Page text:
between 14.6 and 21.3 keV. This means that different reflections probe different depths inside the sample. Moreover, the incident Xray beam was oriented at an angle of 40° with respect to the sample. Therefore, the is around 5 µm beneath the surface and the(2) The Xray beam was centered in the middle of the microbending beam by performing a crosssectional scan of the sample and detecting its edges by the excited fluorescence photons by means of an energydispersive point detector. This process was repeated every time the sample was translated along its microbeam parallel to the neutral axis. This means that drifts of the Xray beam from the neutral axis are expected and the scan follows the central axis instead (Fig. 8).
(3) The presence of strain in the calibration point would lead to an offset of the absolute stress values.
(4) In the microbending beam, dislocations are piled up at the neutral axis. In such pileup, the
on the leading dislocation of the pileup is the globally applied (at maximum, half of the global normal stress) multiplied by the number of dislocations. This can exceed the global (and local) normal stresses.(5) For microsized samples, the sample geometry (length and aspect ratio) causes an increase in the et al., 2008).
of the material. Although the nature of this effect is still under discussion, there have been many reports in the direction of pronounced hardening and strong size effects in single crystals (KienerFigs. 6 and 7 show the change of the strain and stress along the central axis. The stress figures are presented with a double y axis. The left one is directly calculated from the strain, while in the right axis the residual strain in the calibration point was taken into account as discussed in §3.3.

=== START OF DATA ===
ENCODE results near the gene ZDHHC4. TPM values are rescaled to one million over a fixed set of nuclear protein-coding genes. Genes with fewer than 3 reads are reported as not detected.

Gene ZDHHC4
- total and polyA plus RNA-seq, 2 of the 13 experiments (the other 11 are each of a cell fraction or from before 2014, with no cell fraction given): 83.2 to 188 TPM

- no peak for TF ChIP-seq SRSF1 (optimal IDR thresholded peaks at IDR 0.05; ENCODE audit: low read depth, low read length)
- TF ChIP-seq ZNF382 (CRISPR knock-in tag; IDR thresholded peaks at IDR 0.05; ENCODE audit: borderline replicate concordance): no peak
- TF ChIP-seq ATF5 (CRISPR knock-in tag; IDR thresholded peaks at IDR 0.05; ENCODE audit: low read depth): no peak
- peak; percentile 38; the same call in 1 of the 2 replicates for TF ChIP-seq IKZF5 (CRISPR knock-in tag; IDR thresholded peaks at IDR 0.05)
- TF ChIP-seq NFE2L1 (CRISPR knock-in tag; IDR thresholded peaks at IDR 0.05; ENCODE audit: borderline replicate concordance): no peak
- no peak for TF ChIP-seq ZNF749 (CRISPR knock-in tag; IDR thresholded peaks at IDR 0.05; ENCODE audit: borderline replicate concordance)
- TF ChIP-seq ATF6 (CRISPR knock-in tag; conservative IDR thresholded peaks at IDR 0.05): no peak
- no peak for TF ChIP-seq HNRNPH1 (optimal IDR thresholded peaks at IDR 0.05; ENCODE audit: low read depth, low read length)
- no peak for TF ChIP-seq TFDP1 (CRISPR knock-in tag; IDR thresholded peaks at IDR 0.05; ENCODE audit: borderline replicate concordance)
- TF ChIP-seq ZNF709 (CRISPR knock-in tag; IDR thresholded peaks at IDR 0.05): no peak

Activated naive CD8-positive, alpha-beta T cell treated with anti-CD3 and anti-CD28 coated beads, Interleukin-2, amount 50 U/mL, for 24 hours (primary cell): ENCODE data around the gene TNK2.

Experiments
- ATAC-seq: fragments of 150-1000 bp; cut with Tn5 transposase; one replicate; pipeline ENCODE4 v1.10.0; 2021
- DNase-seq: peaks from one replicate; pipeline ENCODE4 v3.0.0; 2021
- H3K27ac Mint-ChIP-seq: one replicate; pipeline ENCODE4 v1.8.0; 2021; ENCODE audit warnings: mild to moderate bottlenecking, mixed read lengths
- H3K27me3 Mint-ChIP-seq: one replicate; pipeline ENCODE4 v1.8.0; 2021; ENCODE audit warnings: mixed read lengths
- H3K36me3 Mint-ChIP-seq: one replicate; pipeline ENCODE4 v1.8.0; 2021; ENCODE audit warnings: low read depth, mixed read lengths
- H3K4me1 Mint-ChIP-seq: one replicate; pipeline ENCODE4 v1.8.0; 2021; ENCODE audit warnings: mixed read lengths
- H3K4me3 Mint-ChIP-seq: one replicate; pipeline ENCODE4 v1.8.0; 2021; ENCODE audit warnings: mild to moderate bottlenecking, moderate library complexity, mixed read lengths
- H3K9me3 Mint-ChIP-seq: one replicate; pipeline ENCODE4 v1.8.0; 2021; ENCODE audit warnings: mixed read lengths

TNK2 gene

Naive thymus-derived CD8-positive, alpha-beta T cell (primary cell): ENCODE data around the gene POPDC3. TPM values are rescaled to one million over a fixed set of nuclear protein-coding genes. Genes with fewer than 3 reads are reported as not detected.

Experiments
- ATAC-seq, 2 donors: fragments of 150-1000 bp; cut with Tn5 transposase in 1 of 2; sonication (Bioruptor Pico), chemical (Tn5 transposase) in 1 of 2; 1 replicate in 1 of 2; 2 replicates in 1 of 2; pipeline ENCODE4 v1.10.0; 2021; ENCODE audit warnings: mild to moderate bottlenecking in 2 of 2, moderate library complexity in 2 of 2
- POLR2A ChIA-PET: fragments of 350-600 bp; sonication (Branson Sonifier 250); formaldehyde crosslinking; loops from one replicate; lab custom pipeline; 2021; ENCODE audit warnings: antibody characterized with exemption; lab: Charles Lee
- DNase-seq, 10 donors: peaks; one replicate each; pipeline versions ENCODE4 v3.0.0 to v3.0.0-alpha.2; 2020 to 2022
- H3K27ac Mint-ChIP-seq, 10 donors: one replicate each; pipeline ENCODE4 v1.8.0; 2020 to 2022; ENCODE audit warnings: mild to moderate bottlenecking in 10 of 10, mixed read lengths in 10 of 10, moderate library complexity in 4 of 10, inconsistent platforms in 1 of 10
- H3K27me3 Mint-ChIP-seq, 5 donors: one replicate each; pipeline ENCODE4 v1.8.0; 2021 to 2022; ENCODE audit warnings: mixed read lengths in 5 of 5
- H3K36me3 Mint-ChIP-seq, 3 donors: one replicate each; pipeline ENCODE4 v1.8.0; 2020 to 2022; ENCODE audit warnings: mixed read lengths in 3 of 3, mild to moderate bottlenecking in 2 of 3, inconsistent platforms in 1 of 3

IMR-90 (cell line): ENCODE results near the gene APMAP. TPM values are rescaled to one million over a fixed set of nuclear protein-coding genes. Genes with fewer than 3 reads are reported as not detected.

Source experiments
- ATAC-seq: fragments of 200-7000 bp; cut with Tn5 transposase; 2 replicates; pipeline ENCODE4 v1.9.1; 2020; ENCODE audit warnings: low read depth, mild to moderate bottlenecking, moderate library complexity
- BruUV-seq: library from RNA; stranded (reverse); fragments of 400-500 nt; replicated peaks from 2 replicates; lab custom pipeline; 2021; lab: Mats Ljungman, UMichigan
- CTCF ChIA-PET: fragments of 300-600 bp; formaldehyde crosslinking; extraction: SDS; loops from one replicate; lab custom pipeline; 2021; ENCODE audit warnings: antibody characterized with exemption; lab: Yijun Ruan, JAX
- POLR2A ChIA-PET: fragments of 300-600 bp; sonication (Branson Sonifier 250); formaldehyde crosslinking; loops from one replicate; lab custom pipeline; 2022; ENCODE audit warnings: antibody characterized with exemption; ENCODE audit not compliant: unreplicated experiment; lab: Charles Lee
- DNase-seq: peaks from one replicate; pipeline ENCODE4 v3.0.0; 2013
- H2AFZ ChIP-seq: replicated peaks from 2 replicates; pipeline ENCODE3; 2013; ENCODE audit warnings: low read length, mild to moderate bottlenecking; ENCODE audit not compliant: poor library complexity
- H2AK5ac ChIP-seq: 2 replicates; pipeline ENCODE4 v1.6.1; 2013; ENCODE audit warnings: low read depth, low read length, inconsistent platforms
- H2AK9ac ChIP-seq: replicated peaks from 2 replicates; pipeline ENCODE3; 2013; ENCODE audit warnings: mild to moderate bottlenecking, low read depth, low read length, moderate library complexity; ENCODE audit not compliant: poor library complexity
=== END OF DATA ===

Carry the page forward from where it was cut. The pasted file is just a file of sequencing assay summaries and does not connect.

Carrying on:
Taking into account points 1–5 mentioned above, the strain amplitudes in Figs. 6(a) and 7(a) can be explained to be changing as the Xray beam position with respect to the neutral axis changes. This scenario is sketched in Fig. 8. The neutral axis is defined as the line where the strain (and consequently stress) is equal to zero. However, slip systems, which are part of the underlying dislocation mechanism for the deformation (Kapp et al., 2015) of these microbeams, lead to formation of dislocations at either side of the bending beam. Most of these dislocations will be trapped and only a minority will penetrate to the other side, because the neutral axis of the beam acts as a strain interface for dislocation motion. This trapping effect produces large strain gradients of opposite signs which are visible as fluctuations (up and down trends) of the strain and consequently the stress values in Figs. 6(b) and 7(b).
On the other hand, closer to the free surface of the sample, i.e. away from the central axis, dislocations are trapped, and increases in the values of the strain and stress magnitudes are seen at the last scan positions in Figs. 6 and 7, where the stress shoots to above 100 MPa. All the stress values obtained are below the tensile strength of pure copper, measured to be between 224 and 314 MPa (Goodfellow Catalogue, 1993–1994).
5. Summary and conclusions
We have described and demonstrated a new measurement technique by applying polychromatic microbeam Xray diffraction to determine the crystallographic orientation of a strained singlecrystalline copper microbending beam. Using a twodimensional energydispersive detector, the EDLD method allows for simultaneous measurement of diffraction peak angles and energies without any rotation of the sample with respect to the incident beam.